Midlantic racing New Year’s hopes
As the new year dawns, and thousands of Thoroughbreds age in unison, we have some hopes for what 2023 will bring.
In racing it’s often best to assume the worst, however, so these are hopes, and not expectations. Still… here’s what we’re hoping for:
No more late odds changes
Want to turn newcomers off? Get ‘em in the door, get ‘em to bet on a horse that seems to offer fair odds, and then have ‘em watch as the horse – in wagering only revealed well into the running of the race – is much shorter odds than they thought they were getting.
It’s pretty much a guaranteed way to a) convince people the game is crooked and b) make them feel like losers even when they win.
Fixing it may be complicated, but resolving this problem is one of the all-time no-brainers. So don’t hold your breath.
Peace in our time
Given the way the Horseracing Integrity and Safety Act came to be – without the involvement of significant factions of the industry – what’s transpired since was pretty much a 1-9 shot. So, predictably, came the lawsuits and the kvetching and, and, and…
And if you think this is fun, just wait until the Lasix ban kicks in.
Sure would be nice if the powers that be could find a way to work with rank-and-file horsemen, racing commissions, and everyday racetracks to make this program succeed.
A resolution in Maryland
The 10-year deal that governed racing is up, extended for just 30 days. The status of Laurel and Pimlico remains as unsettled as ever. Even who will own and manage the racetracks in the Free State in the future is unclear.
Instability is bad for business, especially a business that requires some folks – namely breeders – to make decisions years before they are likely to see any payoff. Instability on this grand a scale is pretty much off the charts.
Here’s hoping that the upcoming months, including the legislative session about to kick off, point the way to solutions to a bevy of thorny problems.
Clarity in Virginia
The rebirth – and unprecedented growth – of Colonial Downs has been one of racing’s feel-good stories of recent years. So good, in fact, that it helped entice Churchill Downs into the Old Dominion.
Well, really, that was the “historical horse racing” machines. But you get the picture.
So you’ll forgive Virginia folks if they’re feeling a little bit shook-up about what’s happened there in the last couple months. The leadership team that built the new Colonial into a track that handled over $6 million-plus on successive days in 2022 is no more, general manager John Marshall and VP of racing Jill Byrne having headed for greener pastures.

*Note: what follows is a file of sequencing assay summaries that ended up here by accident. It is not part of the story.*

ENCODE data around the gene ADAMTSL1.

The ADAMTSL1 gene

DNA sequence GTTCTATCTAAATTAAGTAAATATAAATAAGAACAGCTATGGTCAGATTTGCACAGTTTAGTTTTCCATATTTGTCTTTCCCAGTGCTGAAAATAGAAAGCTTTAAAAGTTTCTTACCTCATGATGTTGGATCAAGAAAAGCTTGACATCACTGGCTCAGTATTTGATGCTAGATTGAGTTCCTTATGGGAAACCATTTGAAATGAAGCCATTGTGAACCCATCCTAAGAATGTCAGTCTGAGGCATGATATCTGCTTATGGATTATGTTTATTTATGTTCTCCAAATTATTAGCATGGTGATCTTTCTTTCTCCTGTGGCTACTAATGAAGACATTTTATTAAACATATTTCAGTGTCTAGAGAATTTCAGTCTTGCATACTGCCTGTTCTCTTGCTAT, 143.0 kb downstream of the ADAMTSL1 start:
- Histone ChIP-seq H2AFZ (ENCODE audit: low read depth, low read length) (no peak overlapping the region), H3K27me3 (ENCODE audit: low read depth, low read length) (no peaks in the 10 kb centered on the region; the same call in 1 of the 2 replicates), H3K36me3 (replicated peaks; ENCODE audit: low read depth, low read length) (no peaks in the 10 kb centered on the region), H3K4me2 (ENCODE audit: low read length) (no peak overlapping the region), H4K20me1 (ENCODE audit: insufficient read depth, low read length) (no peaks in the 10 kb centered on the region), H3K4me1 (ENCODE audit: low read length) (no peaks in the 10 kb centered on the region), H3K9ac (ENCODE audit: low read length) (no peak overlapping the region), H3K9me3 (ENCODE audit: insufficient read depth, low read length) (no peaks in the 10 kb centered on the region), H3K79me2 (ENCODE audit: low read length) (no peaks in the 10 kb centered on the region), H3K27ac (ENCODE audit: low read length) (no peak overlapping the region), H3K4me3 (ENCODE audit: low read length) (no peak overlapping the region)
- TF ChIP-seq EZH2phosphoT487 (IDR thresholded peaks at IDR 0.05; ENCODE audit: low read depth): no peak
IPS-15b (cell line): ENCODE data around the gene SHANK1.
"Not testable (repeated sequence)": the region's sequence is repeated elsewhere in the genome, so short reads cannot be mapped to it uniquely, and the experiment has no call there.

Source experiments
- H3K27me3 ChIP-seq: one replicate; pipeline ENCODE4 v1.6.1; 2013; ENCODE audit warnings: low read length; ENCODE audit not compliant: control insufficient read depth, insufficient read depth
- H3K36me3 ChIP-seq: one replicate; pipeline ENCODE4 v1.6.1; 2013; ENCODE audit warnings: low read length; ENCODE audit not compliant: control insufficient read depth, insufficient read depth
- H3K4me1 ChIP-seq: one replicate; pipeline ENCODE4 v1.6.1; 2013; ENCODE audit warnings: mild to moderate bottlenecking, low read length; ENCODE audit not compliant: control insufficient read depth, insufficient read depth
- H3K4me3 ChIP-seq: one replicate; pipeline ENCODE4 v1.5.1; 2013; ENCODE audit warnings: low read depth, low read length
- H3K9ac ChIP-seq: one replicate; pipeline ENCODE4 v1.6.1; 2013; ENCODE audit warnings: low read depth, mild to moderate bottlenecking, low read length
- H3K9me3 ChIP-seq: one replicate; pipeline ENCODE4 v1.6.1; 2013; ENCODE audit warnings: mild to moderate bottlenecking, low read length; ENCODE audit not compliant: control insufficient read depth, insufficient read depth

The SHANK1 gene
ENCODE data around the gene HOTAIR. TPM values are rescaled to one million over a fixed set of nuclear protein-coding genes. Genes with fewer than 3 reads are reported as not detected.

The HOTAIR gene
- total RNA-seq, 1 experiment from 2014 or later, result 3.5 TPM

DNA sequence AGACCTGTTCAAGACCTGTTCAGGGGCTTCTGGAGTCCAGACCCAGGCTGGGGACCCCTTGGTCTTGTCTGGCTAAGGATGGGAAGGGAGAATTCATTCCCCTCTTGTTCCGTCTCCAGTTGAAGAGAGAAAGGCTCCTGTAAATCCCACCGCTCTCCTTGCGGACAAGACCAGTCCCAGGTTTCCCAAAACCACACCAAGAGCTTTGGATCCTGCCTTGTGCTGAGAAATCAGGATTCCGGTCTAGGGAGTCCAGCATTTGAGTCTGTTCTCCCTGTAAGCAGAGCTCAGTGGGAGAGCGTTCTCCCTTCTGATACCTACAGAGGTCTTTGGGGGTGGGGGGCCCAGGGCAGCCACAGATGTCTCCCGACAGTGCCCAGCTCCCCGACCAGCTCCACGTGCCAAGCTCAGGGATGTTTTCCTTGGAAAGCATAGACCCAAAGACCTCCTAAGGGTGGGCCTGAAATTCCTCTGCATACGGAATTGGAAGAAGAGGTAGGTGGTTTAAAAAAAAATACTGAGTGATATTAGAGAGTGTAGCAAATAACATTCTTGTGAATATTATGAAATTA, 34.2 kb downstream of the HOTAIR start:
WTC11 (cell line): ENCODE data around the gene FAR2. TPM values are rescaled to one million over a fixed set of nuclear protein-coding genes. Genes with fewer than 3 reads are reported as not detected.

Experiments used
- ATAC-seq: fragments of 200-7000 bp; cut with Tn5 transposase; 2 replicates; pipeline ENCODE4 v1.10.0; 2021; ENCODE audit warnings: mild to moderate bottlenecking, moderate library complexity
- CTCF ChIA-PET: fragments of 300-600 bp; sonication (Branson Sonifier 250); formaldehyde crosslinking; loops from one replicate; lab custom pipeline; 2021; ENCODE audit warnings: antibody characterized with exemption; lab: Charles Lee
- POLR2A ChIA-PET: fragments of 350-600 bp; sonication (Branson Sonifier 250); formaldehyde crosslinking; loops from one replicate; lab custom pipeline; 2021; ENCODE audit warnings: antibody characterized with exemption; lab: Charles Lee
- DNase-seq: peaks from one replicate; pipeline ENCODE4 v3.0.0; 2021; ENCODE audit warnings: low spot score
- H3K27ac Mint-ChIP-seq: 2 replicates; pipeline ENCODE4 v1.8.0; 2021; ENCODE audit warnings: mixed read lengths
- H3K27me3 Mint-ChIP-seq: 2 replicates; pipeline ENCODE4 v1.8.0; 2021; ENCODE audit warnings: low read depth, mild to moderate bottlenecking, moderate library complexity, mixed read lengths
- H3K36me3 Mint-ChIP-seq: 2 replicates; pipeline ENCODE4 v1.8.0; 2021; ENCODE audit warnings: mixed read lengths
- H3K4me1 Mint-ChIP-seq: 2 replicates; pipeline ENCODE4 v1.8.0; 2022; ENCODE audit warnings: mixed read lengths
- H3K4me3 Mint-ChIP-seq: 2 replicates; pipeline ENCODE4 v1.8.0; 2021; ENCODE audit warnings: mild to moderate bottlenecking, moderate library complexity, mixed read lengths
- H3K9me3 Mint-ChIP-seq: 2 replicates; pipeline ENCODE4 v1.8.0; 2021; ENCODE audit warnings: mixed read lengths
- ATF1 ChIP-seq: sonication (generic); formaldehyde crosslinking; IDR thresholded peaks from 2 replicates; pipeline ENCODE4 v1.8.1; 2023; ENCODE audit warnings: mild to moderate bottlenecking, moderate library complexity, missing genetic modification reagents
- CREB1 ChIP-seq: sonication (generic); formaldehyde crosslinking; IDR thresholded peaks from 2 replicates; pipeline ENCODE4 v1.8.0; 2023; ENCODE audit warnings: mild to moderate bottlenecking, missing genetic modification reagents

Churchill then proposed shifting the Monday-Wednesday schedule that’s worked wonders for Colonial the last couple years to a weekend slate that will pit the track against just about every racetrack, including summer behemoth Saratoga. That may bring more people in the door, but it’s hard to imagine it’ll help wagering handle.
Mysteriously enough, even though the horsemen and the racetrack did not at the time have a contract for 2023, the state Racing Commission went right ahead and approved the change.
Let’s hope these are mere hiccups in Colonial’s renaissance tale.
Continued racing luck in the Breeders’ Cup for Midlantic-bred runners
In 2021 two Maryland-breds – Knicks Go and Aloha West – won Breeders’ Cup races, with the former winning the Classic en route to Horse of the Year honors.
In 2022, the Pennsylvania-bred mare Caravel scored a stunner in the Turf Sprint, beating the boys.
Who’s up in ‘23?
A Maryland-bred to make some Preakness noise
Post Time, anyone?
This year will mark 40 years since the last Maryland-bred Preakness winner, that coming when young jock Donnie Miller steered the Billy Boniface-trained Deputed Testamony up the rail to a big upset.
Since then, we saw Oliver’s Twist – also trained by Boniface – finish a troubled second in the ‘95 Middle Jewel and the Nancy Alberts-trained a fast-closing runner-up behind Charismatic in 2002.
Other than that? To quote Yukon Cornelius, “Nuthin’.”
It makes the Maryland spring a little springier when there’s a local hopeful, and at the moment, it seems like Post Time – three-for-three to start his career for trainer Brittany Russell – may fit that bill.
Good fortune to new(ish) racing execs
Longtime Charles Town chief of racing Erich Zimny departed his position in 2022 for a bigger job, elevating Charlie McIntosh to the top racing spot. Even longer time Delaware racing honcho John Mooney retired mid-meet in ‘22, with racing secretary Jed Doro taking on added responsibility.
Here’s hoping the newcomers thrive in their roles with good results for bettors, horsemen, and horses to boot.
Safe trips and good racing for all
Big fields, competitive racing, close finishes, and everybody making it home safely – if we can get these, that’ll be a great start to the new year.